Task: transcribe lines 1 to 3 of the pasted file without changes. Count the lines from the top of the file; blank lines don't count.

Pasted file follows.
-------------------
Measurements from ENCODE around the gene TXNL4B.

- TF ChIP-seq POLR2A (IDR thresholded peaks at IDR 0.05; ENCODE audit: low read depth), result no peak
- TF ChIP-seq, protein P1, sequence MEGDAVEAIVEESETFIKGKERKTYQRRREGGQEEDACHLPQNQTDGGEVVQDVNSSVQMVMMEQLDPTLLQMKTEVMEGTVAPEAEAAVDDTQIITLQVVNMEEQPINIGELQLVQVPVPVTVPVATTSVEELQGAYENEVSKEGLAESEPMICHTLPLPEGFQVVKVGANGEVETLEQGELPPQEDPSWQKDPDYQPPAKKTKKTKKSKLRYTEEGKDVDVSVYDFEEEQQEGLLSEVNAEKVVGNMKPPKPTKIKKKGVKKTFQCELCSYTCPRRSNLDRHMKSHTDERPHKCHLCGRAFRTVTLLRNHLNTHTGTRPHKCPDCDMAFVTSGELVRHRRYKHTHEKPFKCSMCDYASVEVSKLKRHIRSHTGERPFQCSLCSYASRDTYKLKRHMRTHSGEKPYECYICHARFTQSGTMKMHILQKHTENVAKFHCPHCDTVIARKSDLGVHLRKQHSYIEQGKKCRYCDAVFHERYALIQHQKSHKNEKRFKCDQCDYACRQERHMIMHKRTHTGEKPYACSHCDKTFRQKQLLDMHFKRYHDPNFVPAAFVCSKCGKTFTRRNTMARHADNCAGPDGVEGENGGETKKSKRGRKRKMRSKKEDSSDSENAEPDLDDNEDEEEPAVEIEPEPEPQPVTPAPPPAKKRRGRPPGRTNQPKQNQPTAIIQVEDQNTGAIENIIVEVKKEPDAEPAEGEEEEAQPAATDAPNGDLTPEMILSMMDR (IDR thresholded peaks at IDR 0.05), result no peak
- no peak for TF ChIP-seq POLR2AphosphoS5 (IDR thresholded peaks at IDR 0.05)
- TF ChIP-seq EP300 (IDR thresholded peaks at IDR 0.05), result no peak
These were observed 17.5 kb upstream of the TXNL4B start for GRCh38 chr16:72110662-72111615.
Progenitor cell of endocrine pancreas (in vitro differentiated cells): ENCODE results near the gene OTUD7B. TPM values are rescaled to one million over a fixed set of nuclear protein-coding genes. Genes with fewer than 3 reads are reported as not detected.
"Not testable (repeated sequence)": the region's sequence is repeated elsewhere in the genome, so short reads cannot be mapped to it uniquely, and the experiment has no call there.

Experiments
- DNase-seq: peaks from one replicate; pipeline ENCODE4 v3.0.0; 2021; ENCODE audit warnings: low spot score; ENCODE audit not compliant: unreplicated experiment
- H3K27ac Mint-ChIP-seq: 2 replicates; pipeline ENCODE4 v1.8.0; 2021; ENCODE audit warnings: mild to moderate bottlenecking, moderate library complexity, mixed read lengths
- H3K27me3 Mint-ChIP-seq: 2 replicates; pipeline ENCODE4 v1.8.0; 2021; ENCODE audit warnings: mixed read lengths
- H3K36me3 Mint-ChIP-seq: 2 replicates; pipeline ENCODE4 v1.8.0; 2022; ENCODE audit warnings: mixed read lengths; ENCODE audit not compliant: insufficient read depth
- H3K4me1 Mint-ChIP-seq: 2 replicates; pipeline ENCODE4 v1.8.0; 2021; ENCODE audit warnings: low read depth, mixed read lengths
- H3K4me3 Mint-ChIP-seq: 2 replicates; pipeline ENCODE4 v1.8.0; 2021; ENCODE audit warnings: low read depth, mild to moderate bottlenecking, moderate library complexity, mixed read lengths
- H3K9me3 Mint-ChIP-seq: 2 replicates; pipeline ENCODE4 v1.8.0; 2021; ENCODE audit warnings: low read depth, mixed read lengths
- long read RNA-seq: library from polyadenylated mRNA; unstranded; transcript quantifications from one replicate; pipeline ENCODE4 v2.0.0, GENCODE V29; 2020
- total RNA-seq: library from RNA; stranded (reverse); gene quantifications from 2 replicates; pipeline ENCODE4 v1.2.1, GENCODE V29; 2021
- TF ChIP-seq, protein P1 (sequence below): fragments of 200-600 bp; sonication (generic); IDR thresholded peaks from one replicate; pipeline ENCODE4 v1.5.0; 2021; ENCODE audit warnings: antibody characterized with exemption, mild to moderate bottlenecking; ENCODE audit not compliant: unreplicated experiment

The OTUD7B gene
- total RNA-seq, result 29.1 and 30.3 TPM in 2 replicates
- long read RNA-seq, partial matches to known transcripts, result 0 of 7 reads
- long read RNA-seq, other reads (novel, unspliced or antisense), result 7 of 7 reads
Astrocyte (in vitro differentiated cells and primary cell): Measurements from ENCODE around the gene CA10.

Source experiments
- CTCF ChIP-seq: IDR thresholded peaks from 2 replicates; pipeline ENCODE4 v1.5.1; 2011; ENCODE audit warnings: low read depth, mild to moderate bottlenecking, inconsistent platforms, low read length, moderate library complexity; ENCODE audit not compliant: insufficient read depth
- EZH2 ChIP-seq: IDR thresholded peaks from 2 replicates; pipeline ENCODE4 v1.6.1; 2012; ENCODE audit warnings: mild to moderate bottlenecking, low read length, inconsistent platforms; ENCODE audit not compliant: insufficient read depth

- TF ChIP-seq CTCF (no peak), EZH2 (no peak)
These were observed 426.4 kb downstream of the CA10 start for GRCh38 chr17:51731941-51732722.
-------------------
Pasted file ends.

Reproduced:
Measurements from ENCODE around the gene TXNL4B.

- TF ChIP-seq POLR2A (IDR thresholded peaks at IDR 0.05; ENCODE audit: low read depth), result no peak
- TF ChIP-seq, protein P1, sequence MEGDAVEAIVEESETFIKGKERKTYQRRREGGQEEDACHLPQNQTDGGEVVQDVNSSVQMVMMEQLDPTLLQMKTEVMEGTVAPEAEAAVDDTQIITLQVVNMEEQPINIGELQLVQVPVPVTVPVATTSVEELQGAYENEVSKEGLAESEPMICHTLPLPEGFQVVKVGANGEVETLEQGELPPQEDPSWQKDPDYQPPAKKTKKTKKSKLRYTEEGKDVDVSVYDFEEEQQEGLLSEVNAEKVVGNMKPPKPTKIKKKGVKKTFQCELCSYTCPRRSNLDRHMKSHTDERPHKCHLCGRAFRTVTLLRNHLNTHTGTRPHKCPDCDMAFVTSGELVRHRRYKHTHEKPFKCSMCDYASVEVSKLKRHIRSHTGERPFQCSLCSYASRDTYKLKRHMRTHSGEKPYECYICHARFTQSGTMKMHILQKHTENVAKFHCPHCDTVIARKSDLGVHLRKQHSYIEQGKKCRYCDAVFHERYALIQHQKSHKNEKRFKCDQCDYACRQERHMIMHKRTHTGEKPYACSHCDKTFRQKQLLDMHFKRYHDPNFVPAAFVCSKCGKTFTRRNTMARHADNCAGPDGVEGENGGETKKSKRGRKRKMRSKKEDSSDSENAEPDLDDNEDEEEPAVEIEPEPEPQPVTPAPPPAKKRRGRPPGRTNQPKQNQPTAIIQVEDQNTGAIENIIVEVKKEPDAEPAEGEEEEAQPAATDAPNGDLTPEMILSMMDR (IDR thresholded peaks at IDR 0.05), result no peak